Then along comes his son Ali and undercuts the whole effect. He "misses Australia." He wants to go back there with his Australian wife, who has moved to Iraq at risk of her life. He recalls "carefree days of sport and fruit-picking around Bunbury," WA. Now he "seems remarkably well adjusted." He works in a mobile phone shop, "at the cutting edge of the new Iraqi economy." Even more distressing, he "is enthusiastic about Baghdad."

Paul is getting awfully Fisky! Maybe next time he will introduce us to some of Abdul's million or so fellow returnees, and get them to explain themselves. Clearly, they must all be insane.

(By guest contributor Elizabeth F.)

Posted by Tim Blair at April 7, 2004 02:19 AM

This family sounds like a great inspiration for a very funny sit-com. Sort of a mix between "The Sopranos", "Married With Children", and Viz Comics' "The Bacons".

"This week on The Kadems: Episode: "G'Day, Mullah!" Dysfunctional fundamentalists return to an anarchic society: Hilarity, looting ensues."

Posted by: JDB at April 7, 2004 at 05:46 AM

Funny how for the SMH Iraq is only a "hellhole" when people are escaping from it.

When they're actually in Iraq, living under the Hussein regime, it was "stable".

Posted by: Quentin George at April 7, 2004 at 07:53 AM

'Then along comes his son Ali and undercuts the whole effect. He "misses Australia." He wants to go back there with his Australian wife, who has moved to Iraq at risk of her life.'

I can see the up-side - one less idiot "refugee" activist in Australia.

Posted by: Craig Mc at April 7, 2004 at 09:06 AM

I always read a Paul McGeough story right to the end. Not that I enjoy reading the labored prose but there's always a bit of reportage somewhere amongst the commentary.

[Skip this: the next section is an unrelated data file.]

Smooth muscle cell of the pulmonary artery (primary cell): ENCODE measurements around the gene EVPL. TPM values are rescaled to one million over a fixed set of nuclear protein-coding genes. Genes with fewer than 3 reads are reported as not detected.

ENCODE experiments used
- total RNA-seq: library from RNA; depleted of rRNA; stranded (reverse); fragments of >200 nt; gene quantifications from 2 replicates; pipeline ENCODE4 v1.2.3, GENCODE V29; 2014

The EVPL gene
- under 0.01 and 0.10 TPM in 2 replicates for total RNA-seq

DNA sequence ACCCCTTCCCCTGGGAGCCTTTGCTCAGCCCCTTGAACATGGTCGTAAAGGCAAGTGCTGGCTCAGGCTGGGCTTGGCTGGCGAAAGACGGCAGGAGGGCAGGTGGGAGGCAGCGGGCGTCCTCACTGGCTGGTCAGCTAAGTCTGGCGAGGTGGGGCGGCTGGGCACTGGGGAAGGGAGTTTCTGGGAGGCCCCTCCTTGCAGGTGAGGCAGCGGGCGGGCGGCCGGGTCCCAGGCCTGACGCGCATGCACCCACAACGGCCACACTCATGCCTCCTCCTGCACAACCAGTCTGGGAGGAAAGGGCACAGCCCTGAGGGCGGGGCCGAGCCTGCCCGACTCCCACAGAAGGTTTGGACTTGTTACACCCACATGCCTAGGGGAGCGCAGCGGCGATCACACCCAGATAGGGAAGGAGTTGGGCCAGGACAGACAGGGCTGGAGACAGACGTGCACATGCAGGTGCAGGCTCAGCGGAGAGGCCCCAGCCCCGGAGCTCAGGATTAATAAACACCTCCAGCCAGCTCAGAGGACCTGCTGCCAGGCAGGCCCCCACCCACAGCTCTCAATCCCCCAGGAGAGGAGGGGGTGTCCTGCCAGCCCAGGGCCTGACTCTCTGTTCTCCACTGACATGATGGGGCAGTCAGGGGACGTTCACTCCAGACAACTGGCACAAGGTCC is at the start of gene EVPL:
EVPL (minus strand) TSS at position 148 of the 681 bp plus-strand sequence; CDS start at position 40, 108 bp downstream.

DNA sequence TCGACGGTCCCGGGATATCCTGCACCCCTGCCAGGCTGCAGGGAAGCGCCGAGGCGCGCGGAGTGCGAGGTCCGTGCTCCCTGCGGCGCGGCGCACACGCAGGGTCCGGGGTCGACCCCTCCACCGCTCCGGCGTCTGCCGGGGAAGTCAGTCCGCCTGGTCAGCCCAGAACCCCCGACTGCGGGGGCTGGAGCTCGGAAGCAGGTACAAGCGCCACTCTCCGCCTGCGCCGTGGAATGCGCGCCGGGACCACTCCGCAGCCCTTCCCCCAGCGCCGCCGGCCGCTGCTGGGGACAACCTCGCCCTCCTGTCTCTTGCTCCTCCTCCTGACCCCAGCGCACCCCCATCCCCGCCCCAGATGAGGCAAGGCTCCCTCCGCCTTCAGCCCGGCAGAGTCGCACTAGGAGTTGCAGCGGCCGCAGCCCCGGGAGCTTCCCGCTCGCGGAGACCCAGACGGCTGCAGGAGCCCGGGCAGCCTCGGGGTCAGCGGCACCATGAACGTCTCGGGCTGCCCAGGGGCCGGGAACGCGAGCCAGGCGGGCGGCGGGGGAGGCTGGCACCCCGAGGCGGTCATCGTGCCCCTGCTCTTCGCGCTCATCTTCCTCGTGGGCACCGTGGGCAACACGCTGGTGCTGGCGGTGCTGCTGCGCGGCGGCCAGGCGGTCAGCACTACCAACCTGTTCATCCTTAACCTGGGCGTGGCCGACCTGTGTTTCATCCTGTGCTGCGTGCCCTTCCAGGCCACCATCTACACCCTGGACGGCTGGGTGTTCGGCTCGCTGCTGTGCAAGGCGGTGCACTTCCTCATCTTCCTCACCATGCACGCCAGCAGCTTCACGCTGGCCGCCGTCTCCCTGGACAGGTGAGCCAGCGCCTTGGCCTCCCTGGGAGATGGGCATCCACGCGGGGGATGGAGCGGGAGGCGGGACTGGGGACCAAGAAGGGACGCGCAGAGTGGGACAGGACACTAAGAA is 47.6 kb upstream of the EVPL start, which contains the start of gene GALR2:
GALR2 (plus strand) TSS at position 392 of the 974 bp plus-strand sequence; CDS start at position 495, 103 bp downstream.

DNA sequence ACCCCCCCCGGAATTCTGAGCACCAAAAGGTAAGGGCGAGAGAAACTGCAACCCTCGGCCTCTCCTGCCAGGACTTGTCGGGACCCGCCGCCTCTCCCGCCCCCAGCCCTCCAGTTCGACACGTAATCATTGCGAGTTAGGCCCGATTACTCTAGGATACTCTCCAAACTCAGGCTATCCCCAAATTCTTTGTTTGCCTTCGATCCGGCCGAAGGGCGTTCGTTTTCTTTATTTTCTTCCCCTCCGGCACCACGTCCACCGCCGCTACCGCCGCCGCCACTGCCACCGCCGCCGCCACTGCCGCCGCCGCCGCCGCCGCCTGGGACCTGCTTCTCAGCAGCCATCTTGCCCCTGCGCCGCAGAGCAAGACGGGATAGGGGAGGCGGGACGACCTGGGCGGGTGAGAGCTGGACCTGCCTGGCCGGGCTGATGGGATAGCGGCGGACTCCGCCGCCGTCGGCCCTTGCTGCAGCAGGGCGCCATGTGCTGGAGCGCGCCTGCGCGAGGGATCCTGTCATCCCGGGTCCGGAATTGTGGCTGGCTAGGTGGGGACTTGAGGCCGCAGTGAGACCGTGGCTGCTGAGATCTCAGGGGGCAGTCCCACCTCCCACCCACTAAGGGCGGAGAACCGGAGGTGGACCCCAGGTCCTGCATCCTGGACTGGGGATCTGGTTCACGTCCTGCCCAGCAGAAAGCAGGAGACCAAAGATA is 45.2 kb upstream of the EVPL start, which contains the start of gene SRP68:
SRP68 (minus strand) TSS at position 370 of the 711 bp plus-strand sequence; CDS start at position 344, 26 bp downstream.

Posted by: Softly at April 7, 2004 at 08:02 PM

These type of families and people like Mr Kadem where a dime a dozen in the detention centres. The bad news is, unlike the Kadems, most of them got through. Its gonna bite us on the ass in a few years time.

Posted by: max power at April 7, 2004 at 09:01 PM

The one million figure sounds dodgy - its isnt backed up by anything as far as I can tell.

The article linked to to "back up" the number merely says:

"No one quite knows how many Iraqis have returned home. But some estimates put the number at 1.2 million. In most cases, they simply walked back or hired buses to take them home, ignoring U.N.-imposed procedures."

"Some estimates"?

Posted by: Tom at April 8, 2004 at 02:01 AM

You're damn right! This proves without a doubt that all refugees are lying scum and should be sent back to face the music as soon as possible.

How can they afford to come in the first place if they aren't scheming trouble-makers hell-bent on fraying the tightly-knit straight-jacketed social fabric we have built for ourselves down under? If they dont like it, let them and their kids rot in an outback desert hell-hole or on some god-forsaken island, far from the prying eyes of the press.

For Chrissakes have they never heard of the White Australia Policy? I mean we didn't even let the Aborigines vote until 1967, after they started kicking up a fuss in international forums.

We got a cosy little thing going on down here, 20 million people in a continent the size of the states, 80 percent of "us" WASPS. No-one's gonna snatch that little democratic demographic from under our noses without a fight.

Posted by: Miranda Divide at April 10, 2004 at 10:04 AM